Dictionary of National Biography, 1885-1900/Brooke, Elizabeth
BROOKE, Lady ELIZABETH (1601–1683), religious writer, was born at Wigsale, Surrey, in January 1601. Her father was Thomas Colepeper; her mother was a daughter of Sir Stephen Slaney (Parkhurst, Faithful and Diligent Christian, p. 41); her only brother was John, afterwards created Lord Colepeper of Thoresway (ib. 42). Both parents died in Elizabeth's early youth, and she was brought up by Lady Slaney, her maternal grandmother (ib. 43). In 1620 she married Sir Robert Brooke, knight, of the Cobham family, by whom she had seven children, two of whom died in infancy. For two years the young couple resided in London as boarders with Elizabeth's aunt, Lady Weld (ib. 45). In 1622 they moved to Langley, Hertfordshire, where Sir Robert bought a seat; and in 1630, on the Brooke estates falling to him, they went to the family mansion, Cockfield Hall, Yoxford, Suffolk. Lady Brooke was an indefatigable reader of the Scriptures, of 'commentaries,' and of the ancient philosophers (in English translations); she took notes of all sermons she heard; she would question her family and servants about them; she engaged a divine to visit the hall once a fortnight as catechist, by whom she was herself catechised; and in 1631 she began a large volume (ib. 81) of 'Collections, Observations, Experiences, Rules,' together with 'What a Christian must believe and practise.' On 10 July 1646 her husband died (ib. 43), and for two years she absented herself from Cockfield Hall. She afterwards lost two daughters and a son; was harassed by lawsuits (though all these were eventually decided in her favour); and in 1669 her only surviving son, Sir Robert, was drowned in France, leaving her with only one child, Mary, her eldest daughter. She recovered from her griefs sufficiently to resume her charities, but became deaf in 1675, and after a long decay died on 22 July 1683. Nathaniel Parkhurst, her chaplain, and the vicar of the church, preached her 'Funeral Sermon,' and published it (with a portrait) in the following year, together with an account of her life and death. The book was dedicated to Miss Mary Brooke, the sole surviving member of the family. Parkhurst printed with the sermon some of Lady Brooke's 'Observations' and 'Rules for Practice.' A selection from the writings of Lady Brooke was published as late as 1828 in the 'Lady's Monitor,' pp. 61-79.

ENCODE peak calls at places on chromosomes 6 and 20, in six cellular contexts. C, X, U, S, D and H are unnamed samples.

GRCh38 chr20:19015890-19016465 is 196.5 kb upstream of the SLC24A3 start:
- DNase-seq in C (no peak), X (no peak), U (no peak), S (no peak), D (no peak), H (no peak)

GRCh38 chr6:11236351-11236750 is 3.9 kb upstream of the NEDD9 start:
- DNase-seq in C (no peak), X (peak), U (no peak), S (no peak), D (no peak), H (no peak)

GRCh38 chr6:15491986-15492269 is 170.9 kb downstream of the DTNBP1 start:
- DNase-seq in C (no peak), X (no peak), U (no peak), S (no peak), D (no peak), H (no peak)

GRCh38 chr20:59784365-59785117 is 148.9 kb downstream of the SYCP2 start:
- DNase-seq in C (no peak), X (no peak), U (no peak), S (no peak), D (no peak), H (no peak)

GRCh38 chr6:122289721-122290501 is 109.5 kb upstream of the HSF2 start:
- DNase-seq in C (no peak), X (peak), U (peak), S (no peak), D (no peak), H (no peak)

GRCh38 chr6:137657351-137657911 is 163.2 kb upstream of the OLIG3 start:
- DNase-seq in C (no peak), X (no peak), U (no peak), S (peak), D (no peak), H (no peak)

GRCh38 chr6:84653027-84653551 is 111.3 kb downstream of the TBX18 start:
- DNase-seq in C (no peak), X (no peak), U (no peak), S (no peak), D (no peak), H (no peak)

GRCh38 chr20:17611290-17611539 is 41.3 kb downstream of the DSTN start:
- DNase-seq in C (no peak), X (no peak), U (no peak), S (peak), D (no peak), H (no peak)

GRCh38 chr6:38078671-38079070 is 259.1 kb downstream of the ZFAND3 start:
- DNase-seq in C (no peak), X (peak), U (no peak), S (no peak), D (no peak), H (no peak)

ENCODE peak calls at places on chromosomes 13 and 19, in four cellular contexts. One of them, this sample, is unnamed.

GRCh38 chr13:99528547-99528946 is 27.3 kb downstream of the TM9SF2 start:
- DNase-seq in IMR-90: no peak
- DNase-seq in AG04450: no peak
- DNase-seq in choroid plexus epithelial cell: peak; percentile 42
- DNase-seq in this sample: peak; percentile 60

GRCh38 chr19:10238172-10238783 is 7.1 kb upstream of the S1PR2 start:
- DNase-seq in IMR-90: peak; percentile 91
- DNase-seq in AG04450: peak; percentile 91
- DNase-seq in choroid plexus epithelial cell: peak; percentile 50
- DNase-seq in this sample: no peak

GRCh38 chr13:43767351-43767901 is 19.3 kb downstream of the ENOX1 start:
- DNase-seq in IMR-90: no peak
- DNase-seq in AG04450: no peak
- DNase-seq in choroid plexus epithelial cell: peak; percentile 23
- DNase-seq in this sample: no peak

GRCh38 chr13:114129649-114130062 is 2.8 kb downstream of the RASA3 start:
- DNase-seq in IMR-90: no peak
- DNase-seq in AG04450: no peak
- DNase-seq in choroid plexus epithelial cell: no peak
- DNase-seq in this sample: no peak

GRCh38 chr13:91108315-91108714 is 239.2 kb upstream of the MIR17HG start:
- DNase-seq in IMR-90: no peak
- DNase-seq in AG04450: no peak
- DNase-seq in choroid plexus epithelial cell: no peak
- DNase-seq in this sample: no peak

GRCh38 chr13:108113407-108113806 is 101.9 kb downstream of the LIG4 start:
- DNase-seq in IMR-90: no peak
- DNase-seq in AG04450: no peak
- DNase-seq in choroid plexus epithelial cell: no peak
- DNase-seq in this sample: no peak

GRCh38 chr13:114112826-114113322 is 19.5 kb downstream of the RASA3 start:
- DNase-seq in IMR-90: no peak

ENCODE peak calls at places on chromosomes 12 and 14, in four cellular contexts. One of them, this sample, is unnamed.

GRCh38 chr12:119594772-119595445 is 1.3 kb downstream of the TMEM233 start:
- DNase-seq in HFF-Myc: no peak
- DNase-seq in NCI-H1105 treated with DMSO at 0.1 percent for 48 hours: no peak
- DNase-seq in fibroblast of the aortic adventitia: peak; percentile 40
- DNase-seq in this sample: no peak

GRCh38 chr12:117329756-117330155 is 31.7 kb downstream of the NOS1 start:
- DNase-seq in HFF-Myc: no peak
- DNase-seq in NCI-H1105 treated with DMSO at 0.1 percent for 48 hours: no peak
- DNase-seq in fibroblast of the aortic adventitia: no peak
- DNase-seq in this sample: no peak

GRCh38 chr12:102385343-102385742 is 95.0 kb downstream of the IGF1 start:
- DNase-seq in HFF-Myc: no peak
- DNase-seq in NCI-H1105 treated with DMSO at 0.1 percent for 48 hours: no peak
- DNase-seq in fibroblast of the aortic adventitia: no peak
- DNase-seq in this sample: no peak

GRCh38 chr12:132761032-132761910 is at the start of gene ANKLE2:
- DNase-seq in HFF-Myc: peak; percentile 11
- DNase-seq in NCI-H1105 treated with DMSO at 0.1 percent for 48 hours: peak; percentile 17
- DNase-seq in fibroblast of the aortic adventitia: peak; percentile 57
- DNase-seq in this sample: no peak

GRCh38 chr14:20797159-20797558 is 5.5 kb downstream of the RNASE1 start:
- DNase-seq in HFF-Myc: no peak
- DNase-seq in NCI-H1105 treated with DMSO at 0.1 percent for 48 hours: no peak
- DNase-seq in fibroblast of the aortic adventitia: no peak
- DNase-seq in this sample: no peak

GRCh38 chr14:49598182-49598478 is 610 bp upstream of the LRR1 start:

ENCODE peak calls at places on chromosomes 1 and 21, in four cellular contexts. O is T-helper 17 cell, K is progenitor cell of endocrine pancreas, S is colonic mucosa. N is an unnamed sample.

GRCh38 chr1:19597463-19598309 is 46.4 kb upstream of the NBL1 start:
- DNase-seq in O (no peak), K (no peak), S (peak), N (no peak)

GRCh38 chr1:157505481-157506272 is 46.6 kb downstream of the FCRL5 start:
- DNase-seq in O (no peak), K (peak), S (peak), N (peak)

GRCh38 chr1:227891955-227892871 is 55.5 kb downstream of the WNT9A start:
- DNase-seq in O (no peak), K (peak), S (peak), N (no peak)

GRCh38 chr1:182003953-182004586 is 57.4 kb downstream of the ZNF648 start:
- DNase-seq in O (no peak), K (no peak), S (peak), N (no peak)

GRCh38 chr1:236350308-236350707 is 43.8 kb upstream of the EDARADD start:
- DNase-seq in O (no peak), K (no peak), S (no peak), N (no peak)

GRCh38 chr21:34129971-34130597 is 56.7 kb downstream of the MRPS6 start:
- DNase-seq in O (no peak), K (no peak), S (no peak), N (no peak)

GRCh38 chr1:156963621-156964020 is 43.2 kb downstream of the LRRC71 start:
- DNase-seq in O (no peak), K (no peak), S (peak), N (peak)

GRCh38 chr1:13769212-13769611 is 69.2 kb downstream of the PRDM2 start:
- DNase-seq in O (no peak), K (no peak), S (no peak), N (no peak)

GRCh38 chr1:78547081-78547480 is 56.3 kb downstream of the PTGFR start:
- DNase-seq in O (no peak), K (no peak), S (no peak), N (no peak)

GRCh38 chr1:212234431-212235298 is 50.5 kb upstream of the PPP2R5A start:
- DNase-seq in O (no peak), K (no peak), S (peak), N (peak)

[Parkhurst's Faithful and Diligent Christian, &c., 1684; Wilford's Memorials of Eminent Persons, art. 'Lady Brooke' and appendix, p. 17; Lady's Monitor, 1828.]